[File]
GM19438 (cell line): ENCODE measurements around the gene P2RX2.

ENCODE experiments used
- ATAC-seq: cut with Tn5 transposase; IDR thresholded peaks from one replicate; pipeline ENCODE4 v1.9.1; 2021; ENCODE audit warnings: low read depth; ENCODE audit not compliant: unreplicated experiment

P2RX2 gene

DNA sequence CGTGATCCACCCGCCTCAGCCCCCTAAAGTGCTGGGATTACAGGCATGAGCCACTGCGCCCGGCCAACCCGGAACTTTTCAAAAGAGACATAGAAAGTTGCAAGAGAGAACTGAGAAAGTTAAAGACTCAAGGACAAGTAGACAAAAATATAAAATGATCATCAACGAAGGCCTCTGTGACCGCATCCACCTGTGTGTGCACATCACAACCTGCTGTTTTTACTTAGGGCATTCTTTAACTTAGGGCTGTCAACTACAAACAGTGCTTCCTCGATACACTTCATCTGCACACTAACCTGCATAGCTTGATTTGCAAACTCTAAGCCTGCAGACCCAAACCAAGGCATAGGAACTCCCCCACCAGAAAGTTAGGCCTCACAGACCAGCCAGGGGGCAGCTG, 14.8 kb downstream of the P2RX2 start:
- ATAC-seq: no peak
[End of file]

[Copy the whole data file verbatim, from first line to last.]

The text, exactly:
GM19438 (cell line): ENCODE measurements around the gene P2RX2.

ENCODE experiments used
- ATAC-seq: cut with Tn5 transposase; IDR thresholded peaks from one replicate; pipeline ENCODE4 v1.9.1; 2021; ENCODE audit warnings: low read depth; ENCODE audit not compliant: unreplicated experiment

P2RX2 gene

DNA sequence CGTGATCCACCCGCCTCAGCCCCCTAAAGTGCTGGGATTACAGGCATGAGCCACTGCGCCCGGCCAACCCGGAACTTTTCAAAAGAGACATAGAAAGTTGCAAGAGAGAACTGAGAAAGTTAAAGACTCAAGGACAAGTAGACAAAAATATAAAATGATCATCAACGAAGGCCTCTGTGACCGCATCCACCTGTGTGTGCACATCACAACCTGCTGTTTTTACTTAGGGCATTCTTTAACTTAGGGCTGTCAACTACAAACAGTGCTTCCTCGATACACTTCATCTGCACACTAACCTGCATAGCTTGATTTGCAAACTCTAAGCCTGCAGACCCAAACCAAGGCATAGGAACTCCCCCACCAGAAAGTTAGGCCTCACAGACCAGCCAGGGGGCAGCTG, 14.8 kb downstream of the P2RX2 start:
- ATAC-seq: no peak